In tandem with the funding announcement, collaboration software maker Groove said it will be reducing its work force by 20 percent, or 58 people, with its Beverly, Mass., headquarters taking the brunt of the hit.
The cash infusion creates a total of $155 million in funding over five rounds since the company was founded in 1997 by collaboration software guru Ray Ozzie. Groove launched its first product in April 2001.
Groove sells software that helps people collaborate using--a way of linking computers, often without the need of servers--to share data or work on projects that need to harness the power of a number of computers.
In October 2001, Microsoft$51 million in Groove, and the two companies have worked together closely. In its of Groove Workspace, release 2.5, the company integrated its collaborative applications within Microsoft's portal and messaging products.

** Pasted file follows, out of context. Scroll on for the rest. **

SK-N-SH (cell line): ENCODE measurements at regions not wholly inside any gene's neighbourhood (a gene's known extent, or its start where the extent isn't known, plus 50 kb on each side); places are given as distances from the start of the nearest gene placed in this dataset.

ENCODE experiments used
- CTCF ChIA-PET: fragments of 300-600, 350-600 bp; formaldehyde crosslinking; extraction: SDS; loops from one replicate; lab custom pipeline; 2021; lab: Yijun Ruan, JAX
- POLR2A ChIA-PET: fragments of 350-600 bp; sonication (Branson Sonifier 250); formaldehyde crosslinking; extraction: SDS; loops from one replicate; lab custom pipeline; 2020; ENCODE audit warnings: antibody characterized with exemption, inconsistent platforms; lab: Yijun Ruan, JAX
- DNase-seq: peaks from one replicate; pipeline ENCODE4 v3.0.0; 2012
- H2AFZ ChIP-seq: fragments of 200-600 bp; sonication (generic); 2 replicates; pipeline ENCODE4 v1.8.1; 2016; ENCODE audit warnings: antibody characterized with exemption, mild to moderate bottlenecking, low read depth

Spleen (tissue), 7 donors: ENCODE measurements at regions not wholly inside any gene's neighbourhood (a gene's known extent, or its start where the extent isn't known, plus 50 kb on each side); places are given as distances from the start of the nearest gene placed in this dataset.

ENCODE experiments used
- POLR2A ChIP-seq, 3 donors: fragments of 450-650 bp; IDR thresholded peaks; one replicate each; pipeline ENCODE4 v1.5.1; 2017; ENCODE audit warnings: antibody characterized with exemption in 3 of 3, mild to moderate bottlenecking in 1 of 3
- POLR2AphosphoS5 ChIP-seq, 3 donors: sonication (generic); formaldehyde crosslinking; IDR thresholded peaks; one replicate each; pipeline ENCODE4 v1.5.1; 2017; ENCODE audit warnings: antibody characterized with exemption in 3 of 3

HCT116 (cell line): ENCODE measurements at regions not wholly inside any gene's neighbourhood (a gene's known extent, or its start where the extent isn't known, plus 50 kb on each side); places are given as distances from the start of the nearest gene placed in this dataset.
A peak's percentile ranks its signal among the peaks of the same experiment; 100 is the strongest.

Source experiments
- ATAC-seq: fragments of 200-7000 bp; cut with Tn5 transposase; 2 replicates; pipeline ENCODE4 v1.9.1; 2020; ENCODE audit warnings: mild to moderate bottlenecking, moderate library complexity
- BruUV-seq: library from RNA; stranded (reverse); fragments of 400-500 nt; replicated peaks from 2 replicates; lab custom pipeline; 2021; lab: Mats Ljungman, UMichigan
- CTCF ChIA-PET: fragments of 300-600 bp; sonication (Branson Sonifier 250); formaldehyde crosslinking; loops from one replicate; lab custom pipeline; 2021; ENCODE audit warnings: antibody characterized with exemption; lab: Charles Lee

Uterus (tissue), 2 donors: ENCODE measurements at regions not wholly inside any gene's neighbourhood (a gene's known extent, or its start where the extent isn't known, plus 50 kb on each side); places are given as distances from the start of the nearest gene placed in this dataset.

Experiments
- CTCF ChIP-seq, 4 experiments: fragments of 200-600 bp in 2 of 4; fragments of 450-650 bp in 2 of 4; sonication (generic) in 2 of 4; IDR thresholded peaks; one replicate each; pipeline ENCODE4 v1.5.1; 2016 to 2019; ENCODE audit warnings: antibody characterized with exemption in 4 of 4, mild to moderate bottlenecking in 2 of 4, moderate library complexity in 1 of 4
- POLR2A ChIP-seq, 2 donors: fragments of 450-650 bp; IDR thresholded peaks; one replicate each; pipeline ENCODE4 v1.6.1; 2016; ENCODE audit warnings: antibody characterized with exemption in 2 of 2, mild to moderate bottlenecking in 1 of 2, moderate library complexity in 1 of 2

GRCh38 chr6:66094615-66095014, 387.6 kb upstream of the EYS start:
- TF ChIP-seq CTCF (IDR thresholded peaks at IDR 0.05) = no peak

Even with the added investment in Groove, Microsoft is still a minority owner of the company. Other owners include founder Ozzie, venture capital firm Accel Partners, and Intel Capital, the venture funding arm of chip giant Intel. All company owners participated in the latest round.
In a statement, Microsoft reiterated its interest in Groove's software, which relies on powerful desktop PCs to share information directly between people.
"We've always been excited by Groove's networked application because it represented a new breed of software that takes full advantage of the PC and the rich communication aspects of the Internet," said Jeff Raikes, group vice president of Microsoft's productivity and business services group, in a statement.
Groove has not disclosed a target date for profitability. The company currently has about 150 corporate customers, according to a Groove representative.